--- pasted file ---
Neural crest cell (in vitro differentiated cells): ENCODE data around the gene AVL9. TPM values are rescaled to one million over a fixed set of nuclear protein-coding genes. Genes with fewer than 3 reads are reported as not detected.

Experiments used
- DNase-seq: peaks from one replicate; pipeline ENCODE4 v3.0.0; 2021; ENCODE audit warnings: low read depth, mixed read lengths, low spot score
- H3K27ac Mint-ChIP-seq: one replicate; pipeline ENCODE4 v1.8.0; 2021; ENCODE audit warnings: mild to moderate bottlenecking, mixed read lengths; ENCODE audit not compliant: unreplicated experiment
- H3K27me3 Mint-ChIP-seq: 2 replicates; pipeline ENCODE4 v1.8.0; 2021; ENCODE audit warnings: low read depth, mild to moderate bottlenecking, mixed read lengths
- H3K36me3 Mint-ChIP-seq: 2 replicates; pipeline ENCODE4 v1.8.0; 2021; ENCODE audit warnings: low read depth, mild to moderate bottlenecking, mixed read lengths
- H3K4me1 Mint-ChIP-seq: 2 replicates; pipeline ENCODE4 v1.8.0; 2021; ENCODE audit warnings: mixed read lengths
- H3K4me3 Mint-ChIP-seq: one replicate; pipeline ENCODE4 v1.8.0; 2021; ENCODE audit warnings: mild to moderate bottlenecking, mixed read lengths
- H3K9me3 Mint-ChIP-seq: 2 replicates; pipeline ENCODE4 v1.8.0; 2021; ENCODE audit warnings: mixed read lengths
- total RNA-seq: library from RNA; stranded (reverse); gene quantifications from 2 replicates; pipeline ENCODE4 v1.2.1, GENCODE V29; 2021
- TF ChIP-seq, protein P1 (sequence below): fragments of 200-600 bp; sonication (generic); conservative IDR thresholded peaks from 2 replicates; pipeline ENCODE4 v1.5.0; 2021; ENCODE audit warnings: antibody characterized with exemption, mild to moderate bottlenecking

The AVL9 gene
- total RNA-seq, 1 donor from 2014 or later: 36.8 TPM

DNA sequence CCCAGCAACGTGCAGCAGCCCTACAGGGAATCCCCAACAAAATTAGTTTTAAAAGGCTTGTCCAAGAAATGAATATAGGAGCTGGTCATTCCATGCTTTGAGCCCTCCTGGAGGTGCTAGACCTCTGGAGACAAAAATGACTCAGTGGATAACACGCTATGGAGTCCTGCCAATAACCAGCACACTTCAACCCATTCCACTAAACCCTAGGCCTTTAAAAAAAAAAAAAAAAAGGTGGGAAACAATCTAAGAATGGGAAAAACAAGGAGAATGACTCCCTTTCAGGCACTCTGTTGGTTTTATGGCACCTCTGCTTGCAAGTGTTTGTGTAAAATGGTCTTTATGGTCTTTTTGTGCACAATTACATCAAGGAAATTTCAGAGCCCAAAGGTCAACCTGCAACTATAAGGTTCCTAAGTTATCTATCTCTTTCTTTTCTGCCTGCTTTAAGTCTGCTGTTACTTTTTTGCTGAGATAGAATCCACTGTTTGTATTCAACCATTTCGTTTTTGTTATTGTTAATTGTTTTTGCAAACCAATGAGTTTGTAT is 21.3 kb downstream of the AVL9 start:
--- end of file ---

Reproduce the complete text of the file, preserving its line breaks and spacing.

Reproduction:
Neural crest cell (in vitro differentiated cells): ENCODE data around the gene AVL9. TPM values are rescaled to one million over a fixed set of nuclear protein-coding genes. Genes with fewer than 3 reads are reported as not detected.

Experiments used
- DNase-seq: peaks from one replicate; pipeline ENCODE4 v3.0.0; 2021; ENCODE audit warnings: low read depth, mixed read lengths, low spot score
- H3K27ac Mint-ChIP-seq: one replicate; pipeline ENCODE4 v1.8.0; 2021; ENCODE audit warnings: mild to moderate bottlenecking, mixed read lengths; ENCODE audit not compliant: unreplicated experiment
- H3K27me3 Mint-ChIP-seq: 2 replicates; pipeline ENCODE4 v1.8.0; 2021; ENCODE audit warnings: low read depth, mild to moderate bottlenecking, mixed read lengths
- H3K36me3 Mint-ChIP-seq: 2 replicates; pipeline ENCODE4 v1.8.0; 2021; ENCODE audit warnings: low read depth, mild to moderate bottlenecking, mixed read lengths
- H3K4me1 Mint-ChIP-seq: 2 replicates; pipeline ENCODE4 v1.8.0; 2021; ENCODE audit warnings: mixed read lengths
- H3K4me3 Mint-ChIP-seq: one replicate; pipeline ENCODE4 v1.8.0; 2021; ENCODE audit warnings: mild to moderate bottlenecking, mixed read lengths
- H3K9me3 Mint-ChIP-seq: 2 replicates; pipeline ENCODE4 v1.8.0; 2021; ENCODE audit warnings: mixed read lengths
- total RNA-seq: library from RNA; stranded (reverse); gene quantifications from 2 replicates; pipeline ENCODE4 v1.2.1, GENCODE V29; 2021
- TF ChIP-seq, protein P1 (sequence below): fragments of 200-600 bp; sonication (generic); conservative IDR thresholded peaks from 2 replicates; pipeline ENCODE4 v1.5.0; 2021; ENCODE audit warnings: antibody characterized with exemption, mild to moderate bottlenecking

The AVL9 gene
- total RNA-seq, 1 donor from 2014 or later: 36.8 TPM

DNA sequence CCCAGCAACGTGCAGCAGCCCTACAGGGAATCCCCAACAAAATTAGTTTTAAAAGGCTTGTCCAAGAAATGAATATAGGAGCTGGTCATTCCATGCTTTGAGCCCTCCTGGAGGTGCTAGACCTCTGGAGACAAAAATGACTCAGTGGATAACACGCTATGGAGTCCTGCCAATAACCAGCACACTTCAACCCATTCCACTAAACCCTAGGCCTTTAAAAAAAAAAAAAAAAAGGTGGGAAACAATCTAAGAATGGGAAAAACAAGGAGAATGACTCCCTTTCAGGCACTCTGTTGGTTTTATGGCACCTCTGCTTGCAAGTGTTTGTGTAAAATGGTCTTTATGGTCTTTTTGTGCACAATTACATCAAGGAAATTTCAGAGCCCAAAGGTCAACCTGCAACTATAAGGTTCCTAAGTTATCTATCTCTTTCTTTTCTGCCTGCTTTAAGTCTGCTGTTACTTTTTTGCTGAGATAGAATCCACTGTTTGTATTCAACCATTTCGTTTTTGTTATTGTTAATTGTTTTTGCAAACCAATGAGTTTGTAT is 21.3 kb downstream of the AVL9 start: